LOS ANGELES • For the first time, Hello Kitty is coming to Hollywood. But will a character who never talks finally get to?
Warner Bros said its New Line division and producer Beau Flynn had persuaded Sanrio of Tokyo - after a five-year courtship - to entrust its US$6-billion (S$8.1-billion) cat to the studio for a feature film.
Sanrio, which created Hello Kitty in 1974 and turned her into a merchandising superstar, has never brought the character to global movie screens. That has allowed her to remain silent: Hello Kitty has no mouth.
Well-known intellectual properties of all kinds - even apps and emojis - have become coveted by movie studios like Warner as a way to compete with a free-spending Netflix and a supersized Disney.
The film deal also involves related merchandise rights and possible spin-off projects. Terms were not disclosed.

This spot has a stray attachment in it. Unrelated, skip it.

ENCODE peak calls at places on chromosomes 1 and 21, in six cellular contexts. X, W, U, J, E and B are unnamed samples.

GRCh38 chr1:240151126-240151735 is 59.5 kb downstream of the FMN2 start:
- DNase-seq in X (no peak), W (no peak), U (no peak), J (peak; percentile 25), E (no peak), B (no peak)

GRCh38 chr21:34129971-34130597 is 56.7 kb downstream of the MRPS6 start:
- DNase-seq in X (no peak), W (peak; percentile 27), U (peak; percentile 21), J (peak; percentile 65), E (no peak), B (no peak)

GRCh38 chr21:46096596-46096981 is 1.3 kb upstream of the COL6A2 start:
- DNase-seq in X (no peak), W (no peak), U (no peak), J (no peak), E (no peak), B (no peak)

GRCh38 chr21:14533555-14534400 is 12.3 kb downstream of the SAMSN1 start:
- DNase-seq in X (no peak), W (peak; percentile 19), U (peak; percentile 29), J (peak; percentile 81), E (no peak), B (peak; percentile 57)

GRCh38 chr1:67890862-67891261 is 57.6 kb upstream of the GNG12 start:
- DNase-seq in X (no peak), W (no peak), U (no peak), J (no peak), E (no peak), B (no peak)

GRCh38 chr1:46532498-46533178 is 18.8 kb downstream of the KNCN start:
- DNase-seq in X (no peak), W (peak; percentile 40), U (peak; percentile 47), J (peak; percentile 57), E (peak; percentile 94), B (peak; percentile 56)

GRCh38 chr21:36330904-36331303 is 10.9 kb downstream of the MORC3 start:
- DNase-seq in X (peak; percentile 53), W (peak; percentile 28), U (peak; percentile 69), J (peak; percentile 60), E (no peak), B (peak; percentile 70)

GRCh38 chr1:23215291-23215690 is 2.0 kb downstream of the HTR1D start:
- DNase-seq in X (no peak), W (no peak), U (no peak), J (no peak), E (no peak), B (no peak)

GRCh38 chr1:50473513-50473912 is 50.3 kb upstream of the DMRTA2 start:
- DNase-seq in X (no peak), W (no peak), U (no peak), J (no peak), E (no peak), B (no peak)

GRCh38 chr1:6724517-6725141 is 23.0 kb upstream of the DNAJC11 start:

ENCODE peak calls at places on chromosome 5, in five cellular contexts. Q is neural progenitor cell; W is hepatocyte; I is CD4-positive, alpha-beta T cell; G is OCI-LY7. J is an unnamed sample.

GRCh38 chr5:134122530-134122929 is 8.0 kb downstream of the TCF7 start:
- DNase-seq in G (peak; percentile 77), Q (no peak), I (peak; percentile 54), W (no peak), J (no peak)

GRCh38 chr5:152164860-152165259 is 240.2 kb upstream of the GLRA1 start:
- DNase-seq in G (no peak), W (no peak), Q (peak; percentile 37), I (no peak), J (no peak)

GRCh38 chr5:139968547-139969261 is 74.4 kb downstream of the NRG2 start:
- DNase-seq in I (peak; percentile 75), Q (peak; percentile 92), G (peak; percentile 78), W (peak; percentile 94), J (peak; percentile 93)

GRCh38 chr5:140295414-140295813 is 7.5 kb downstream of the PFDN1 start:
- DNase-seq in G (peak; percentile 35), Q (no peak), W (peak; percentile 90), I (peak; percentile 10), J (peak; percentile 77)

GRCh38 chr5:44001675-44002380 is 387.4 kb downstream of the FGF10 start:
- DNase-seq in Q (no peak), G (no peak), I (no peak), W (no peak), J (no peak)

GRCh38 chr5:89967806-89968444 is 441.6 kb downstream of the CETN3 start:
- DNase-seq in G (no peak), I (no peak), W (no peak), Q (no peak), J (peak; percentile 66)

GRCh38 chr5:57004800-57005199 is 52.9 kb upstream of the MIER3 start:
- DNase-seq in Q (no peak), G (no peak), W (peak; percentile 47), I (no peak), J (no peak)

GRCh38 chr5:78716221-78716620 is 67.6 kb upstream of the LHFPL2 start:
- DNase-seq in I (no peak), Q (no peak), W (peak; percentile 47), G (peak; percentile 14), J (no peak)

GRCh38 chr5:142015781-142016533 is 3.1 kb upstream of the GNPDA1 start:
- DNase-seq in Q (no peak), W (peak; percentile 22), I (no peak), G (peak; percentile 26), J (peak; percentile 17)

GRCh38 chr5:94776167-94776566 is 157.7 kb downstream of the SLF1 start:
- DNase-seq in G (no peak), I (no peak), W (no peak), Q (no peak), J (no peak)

New Line can use roughly 20 Sanrio characters, including the popular Gudetama, a disgruntled cracked egg, and My Melody, a rabbit who wears long ear warmers.
Bringing the whiskered character to global movie screens as an attraction for both children and adults, as planned, will require Warner and Sanrio to walk a tightrope. Films require characters to evolve. But if she changes too much, fans will yowl.
Licensing experts say Kitty's popularity - she appears on 50,000 different products in 130 countries - involves simplicity: Because the character does not emote, people of all ages and nationalities can project themselves on her.
A talking Kitty was once created for a pilot cartoon series in Japan, causing fans loyal to the cat's mouthless look to become apoplectic, a Sanrio designer told The New York Times in 2010.
Her identity has prompted other uproars, including when the curator of a 2014 Hello Kitty exhibit at the Japanese American National Museum in Los Angeles, citing pushback from Sanrio, pronounced that the cutesy character was not actually a cat.
"I was corrected - very firmly," curator Christine R. Yano said at the time. "She's a cartoon character. She is a little girl. She is a friend. But she is not a cat. She is never depicted on all fours."
The Internet melted down. Sanrio eventually clarified its position - she is "a personification of a cat", the company said - and world order was restored.